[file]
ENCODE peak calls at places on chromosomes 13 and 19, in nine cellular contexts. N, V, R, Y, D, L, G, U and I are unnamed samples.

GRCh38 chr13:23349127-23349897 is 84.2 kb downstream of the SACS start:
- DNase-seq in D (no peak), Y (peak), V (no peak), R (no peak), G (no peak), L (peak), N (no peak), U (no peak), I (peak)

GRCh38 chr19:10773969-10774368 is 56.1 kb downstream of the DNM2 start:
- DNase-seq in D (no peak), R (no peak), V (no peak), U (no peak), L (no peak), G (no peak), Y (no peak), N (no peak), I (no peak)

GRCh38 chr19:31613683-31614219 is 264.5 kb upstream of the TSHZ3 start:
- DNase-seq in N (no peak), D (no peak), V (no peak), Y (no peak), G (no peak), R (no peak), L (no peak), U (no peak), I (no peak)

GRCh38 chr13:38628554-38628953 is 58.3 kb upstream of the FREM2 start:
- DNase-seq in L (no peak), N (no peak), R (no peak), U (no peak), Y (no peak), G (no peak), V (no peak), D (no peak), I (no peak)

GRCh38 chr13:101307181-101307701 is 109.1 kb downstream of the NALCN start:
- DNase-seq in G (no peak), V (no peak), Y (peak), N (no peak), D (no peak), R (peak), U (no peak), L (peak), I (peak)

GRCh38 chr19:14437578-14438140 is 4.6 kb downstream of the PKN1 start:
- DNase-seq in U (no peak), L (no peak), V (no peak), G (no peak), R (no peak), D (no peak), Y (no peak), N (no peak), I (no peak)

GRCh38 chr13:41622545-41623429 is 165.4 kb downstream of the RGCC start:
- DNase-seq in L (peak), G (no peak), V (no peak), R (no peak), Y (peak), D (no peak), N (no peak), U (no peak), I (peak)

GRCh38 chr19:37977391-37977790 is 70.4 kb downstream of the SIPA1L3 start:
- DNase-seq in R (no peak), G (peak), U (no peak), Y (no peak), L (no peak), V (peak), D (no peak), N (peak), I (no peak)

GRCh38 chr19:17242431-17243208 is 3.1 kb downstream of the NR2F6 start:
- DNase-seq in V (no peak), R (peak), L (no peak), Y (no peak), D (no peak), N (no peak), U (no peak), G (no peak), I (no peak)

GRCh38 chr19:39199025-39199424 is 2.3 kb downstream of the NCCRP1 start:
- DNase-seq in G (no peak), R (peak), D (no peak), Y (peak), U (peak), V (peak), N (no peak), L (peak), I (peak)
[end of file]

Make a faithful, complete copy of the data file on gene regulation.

ENCODE peak calls at places on chromosomes 13 and 19, in nine cellular contexts. N, V, R, Y, D, L, G, U and I are unnamed samples.

GRCh38 chr13:23349127-23349897 is 84.2 kb downstream of the SACS start:
- DNase-seq in D (no peak), Y (peak), V (no peak), R (no peak), G (no peak), L (peak), N (no peak), U (no peak), I (peak)

GRCh38 chr19:10773969-10774368 is 56.1 kb downstream of the DNM2 start:
- DNase-seq in D (no peak), R (no peak), V (no peak), U (no peak), L (no peak), G (no peak), Y (no peak), N (no peak), I (no peak)

GRCh38 chr19:31613683-31614219 is 264.5 kb upstream of the TSHZ3 start:
- DNase-seq in N (no peak), D (no peak), V (no peak), Y (no peak), G (no peak), R (no peak), L (no peak), U (no peak), I (no peak)

GRCh38 chr13:38628554-38628953 is 58.3 kb upstream of the FREM2 start:
- DNase-seq in L (no peak), N (no peak), R (no peak), U (no peak), Y (no peak), G (no peak), V (no peak), D (no peak), I (no peak)

GRCh38 chr13:101307181-101307701 is 109.1 kb downstream of the NALCN start:
- DNase-seq in G (no peak), V (no peak), Y (peak), N (no peak), D (no peak), R (peak), U (no peak), L (peak), I (peak)

GRCh38 chr19:14437578-14438140 is 4.6 kb downstream of the PKN1 start:
- DNase-seq in U (no peak), L (no peak), V (no peak), G (no peak), R (no peak), D (no peak), Y (no peak), N (no peak), I (no peak)

GRCh38 chr13:41622545-41623429 is 165.4 kb downstream of the RGCC start:
- DNase-seq in L (peak), G (no peak), V (no peak), R (no peak), Y (peak), D (no peak), N (no peak), U (no peak), I (peak)

GRCh38 chr19:37977391-37977790 is 70.4 kb downstream of the SIPA1L3 start:
- DNase-seq in R (no peak), G (peak), U (no peak), Y (no peak), L (no peak), V (peak), D (no peak), N (peak), I (no peak)

GRCh38 chr19:17242431-17243208 is 3.1 kb downstream of the NR2F6 start:
- DNase-seq in V (no peak), R (peak), L (no peak), Y (no peak), D (no peak), N (no peak), U (no peak), G (no peak), I (no peak)

GRCh38 chr19:39199025-39199424 is 2.3 kb downstream of the NCCRP1 start:
- DNase-seq in G (no peak), R (peak), D (no peak), Y (peak), U (peak), V (peak), N (no peak), L (peak), I (peak)